Pope Francis encourages the young in this effort to socially engage, because “I know that your young heart wants to build a better world. I have been following news reports of the many young people throughout the world who have taken to the streets to express the desire for a more just and fraternal society …The young want to be protagonists of change. Please, do not leave it to others to be protagonists of change. You are the ones who hold the future!”…. “Above all fight for the common good, serve the poor, be protagonists of the revolution of charity and service, capable of resisting the pathologies of consumerism and superficial individualism.”(174)

Engaging different generations to build a better world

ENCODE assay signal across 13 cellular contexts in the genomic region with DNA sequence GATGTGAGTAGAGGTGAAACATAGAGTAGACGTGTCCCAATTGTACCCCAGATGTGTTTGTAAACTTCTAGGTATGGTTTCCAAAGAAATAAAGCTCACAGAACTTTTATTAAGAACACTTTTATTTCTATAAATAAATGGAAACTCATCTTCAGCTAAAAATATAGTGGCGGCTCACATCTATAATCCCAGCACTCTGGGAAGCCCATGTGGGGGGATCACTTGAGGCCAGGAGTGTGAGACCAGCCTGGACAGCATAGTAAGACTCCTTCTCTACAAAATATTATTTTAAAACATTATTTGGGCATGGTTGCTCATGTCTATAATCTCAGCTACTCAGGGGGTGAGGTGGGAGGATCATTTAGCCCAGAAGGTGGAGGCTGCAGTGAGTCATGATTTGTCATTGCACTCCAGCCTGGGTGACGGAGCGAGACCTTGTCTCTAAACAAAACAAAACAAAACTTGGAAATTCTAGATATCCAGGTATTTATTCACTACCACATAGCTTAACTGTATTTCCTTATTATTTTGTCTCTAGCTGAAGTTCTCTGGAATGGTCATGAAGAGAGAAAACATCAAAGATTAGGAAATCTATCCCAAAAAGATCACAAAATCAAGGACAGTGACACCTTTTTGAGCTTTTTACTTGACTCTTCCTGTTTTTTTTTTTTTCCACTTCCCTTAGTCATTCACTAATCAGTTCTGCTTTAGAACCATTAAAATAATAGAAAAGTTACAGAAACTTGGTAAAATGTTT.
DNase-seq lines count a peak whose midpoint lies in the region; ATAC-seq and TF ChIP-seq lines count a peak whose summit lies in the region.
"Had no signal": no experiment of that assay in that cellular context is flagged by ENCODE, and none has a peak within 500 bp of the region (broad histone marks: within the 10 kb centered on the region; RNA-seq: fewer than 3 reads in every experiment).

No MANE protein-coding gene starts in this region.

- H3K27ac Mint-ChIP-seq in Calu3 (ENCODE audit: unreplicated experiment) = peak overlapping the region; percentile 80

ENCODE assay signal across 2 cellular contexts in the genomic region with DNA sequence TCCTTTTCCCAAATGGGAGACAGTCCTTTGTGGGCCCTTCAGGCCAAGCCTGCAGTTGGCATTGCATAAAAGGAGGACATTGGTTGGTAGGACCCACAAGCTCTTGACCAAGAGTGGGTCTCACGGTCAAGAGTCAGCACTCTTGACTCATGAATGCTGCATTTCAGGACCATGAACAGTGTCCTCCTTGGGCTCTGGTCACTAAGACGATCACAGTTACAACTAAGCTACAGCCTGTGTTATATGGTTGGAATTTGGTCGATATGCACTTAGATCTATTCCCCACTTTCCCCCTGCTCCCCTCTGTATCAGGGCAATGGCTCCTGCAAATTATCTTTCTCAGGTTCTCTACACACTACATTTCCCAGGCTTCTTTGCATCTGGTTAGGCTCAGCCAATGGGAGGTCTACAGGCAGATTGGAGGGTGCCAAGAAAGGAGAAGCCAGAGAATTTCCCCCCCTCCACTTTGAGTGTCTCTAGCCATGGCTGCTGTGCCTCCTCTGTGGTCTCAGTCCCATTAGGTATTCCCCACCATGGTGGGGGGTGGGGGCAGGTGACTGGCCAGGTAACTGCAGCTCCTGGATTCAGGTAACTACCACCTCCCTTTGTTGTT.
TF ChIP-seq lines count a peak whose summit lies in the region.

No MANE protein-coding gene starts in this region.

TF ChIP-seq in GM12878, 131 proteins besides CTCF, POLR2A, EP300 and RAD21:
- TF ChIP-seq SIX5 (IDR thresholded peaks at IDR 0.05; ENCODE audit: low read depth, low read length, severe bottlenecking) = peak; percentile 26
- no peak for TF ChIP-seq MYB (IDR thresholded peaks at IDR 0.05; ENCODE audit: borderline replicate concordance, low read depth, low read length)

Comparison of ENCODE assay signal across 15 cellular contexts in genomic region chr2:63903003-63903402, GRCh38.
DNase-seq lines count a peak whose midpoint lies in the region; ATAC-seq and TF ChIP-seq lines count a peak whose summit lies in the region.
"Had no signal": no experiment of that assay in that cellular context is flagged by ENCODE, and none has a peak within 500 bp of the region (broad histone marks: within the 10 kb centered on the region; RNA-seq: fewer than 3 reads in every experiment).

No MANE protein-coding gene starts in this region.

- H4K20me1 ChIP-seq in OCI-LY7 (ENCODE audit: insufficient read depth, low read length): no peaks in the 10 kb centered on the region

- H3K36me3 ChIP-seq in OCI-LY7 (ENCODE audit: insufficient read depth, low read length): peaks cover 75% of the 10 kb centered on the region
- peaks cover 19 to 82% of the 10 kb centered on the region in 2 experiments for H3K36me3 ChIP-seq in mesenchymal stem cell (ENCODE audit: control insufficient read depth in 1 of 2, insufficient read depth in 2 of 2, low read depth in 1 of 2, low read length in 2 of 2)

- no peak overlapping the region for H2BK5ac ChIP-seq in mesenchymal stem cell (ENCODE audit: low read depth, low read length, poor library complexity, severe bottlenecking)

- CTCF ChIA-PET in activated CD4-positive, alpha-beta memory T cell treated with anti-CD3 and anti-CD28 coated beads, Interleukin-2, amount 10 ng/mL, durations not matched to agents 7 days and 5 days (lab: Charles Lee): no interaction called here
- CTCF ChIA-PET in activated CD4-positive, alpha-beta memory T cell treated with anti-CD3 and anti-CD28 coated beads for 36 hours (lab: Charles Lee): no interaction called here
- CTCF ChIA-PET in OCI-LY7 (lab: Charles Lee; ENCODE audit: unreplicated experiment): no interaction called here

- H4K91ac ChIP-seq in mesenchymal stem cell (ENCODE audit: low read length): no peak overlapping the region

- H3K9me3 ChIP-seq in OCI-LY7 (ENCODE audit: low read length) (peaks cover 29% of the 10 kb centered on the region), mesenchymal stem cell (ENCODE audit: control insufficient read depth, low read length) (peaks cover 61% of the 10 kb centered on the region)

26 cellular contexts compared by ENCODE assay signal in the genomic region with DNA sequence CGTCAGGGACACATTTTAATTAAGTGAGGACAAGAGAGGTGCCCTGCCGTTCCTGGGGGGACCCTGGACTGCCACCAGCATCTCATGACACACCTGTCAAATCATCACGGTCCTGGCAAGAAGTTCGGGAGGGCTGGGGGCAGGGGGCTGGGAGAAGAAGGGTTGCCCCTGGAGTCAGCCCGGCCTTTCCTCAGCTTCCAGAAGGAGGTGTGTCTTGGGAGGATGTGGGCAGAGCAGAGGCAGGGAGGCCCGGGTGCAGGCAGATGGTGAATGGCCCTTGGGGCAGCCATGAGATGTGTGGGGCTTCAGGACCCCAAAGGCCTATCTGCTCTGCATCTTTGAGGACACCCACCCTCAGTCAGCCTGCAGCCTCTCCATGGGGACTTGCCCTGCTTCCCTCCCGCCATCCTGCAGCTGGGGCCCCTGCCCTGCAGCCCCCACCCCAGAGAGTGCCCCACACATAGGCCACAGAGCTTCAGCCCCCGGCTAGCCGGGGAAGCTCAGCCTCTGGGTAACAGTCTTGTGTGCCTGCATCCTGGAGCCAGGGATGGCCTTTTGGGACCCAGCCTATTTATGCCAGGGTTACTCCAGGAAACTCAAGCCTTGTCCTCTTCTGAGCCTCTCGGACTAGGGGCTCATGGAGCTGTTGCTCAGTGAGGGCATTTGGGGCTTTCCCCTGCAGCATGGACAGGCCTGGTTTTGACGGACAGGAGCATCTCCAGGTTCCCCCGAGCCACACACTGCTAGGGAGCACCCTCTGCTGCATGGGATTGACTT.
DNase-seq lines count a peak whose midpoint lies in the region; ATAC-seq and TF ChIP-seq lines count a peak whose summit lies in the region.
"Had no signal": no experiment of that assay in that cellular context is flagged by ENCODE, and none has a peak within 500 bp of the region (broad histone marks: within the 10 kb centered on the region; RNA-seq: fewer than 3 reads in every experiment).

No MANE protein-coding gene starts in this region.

The Pope warns that those young people who work with energy and dynamism for a better future often are tempted to give little “attention to the memory of the past from which they come, in particular the many gifts transmitted to them by their parents, their grand- parents. Hence he underlines (191) that “the World has never benefited, nor will it ever benefit, from a rupture between generations (…). When intergenerational relationships exist, a collective memory is present in communities, as each generation takes up the teachings of its predecessors and in turn bequeaths a legacy to its successors. In this way they provide frames of reference for firmly establishing a new society.”

Essentially the Pope warns that in order to reach out to today’s youth  and lead them to discover their own way of life is not possible by way of “indoctrination,” but by actively accompanying them in the effort to build a better future and discover their true “vocation.”